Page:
A draft law on rules of origin was unanimously approved by the National Assembly (NA) during the June 12 session, with 96 supporting votes.

Minister of Commerce Pan Sorasak and defender of the draft law, explained that it was designed to determine the principles and rules on the origin of exports and imports to promote and facilitate trade under preferential trade systems, ensure the origin of Cambodian goods for quality assurance and brand protection, while also preventing fraud.

“This draft law is a further development of economic and trade legal documents that were designed in accordance with the principles of ASEAN and the World Trade Organisation [WTO].

“They are an important part of our legal system and will work in parallel with the recent bilateral, regional and multilateral free trade agreements we have made, such as deals with China [CCFTA] and South Korea [CKFTA] as well as the Regional Comprehensive Economic Partnership [RCEP],” he said.

He added that the government believes that once the law comes into force, it will play an important part in facilitating Cambodian exports, especially those that enjoy preferential tariffs, and under the various free trade agreements of which Cambodia is a member.

“It will preserve the economic benefits gained from these preferential trade systems and free trade agreements, as well as helping to mobilise national budget revenue by contributing to the prevention and curbing of fraudulent goods, by ensuring that goods exported from Cambodia originate here,” he explained.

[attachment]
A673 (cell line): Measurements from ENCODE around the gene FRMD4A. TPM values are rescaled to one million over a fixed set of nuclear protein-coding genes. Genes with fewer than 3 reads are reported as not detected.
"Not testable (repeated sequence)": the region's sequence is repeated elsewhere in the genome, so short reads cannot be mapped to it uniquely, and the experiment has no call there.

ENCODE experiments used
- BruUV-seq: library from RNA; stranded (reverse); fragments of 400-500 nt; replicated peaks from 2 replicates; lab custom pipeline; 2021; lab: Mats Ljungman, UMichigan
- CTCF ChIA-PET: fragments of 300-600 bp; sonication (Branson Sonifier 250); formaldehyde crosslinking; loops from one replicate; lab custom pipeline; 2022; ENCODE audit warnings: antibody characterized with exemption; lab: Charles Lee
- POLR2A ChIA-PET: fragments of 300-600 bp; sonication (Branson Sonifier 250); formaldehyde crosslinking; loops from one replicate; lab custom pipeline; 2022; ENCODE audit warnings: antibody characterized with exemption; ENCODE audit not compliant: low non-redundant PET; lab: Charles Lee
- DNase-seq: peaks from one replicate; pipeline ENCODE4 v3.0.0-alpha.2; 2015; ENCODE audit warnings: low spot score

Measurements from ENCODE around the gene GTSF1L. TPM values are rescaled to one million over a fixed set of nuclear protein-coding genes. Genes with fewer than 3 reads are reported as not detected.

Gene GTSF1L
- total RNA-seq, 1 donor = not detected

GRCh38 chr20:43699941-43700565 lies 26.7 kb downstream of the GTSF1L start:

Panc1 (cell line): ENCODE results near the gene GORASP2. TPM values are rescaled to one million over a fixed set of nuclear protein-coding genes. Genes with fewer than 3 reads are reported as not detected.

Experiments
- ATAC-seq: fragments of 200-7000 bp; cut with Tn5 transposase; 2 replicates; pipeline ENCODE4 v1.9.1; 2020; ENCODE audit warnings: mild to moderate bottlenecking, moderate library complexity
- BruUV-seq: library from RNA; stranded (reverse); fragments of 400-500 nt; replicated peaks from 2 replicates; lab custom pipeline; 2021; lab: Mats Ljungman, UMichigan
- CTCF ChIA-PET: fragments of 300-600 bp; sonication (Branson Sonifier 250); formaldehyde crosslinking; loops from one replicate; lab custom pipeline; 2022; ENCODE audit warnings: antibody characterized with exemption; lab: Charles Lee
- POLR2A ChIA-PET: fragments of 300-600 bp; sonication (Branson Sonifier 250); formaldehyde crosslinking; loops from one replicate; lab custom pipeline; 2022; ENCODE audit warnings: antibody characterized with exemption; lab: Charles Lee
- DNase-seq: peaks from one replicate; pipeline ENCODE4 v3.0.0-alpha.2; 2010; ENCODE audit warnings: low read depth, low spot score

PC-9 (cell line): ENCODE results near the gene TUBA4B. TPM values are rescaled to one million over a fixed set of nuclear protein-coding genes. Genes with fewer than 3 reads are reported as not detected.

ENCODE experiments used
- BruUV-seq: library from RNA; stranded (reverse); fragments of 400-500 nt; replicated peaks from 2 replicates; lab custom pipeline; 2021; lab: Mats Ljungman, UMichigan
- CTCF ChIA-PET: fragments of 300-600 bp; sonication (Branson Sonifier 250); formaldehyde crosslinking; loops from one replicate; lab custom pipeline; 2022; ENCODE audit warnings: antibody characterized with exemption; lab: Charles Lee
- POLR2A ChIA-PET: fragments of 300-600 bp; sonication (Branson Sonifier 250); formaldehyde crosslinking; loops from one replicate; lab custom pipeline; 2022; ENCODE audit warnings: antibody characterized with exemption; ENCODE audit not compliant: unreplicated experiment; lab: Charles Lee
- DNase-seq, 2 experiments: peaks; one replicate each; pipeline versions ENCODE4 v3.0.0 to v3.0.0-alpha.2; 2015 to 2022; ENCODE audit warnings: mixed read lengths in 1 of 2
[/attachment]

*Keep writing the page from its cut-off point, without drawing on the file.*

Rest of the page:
“It will also contribute to the development of the national economy and improve social welfare, thus helping the Kingdom to meet its commitment under the framework of the WTO,” he said.

Nin Saphon, chairwoman of the NA’s ninth Commission, stated that after drafting the Law on the Rules of Origin, the government requested assistance from specialists from the WTO and the UN Conference on Trade and Development to review and offer input, in order to ensure that the draft is consistent with WTO agreements and international best practice.

“All nine chapters and 35 articles of the law have been thoroughly reviewed, discussed and revised in detail, in accordance with the input received from meetings with several relevant institutions,” she said.

Royal Academy of Cambodia economist Ky Sereyvath described the new law as essential to protecting local producers.

“In the past, some corrupt traders brought goods in from abroad and then tried to export them as Cambodian. This law will end this practice and allow us to increase our exports and step up local production,” he said.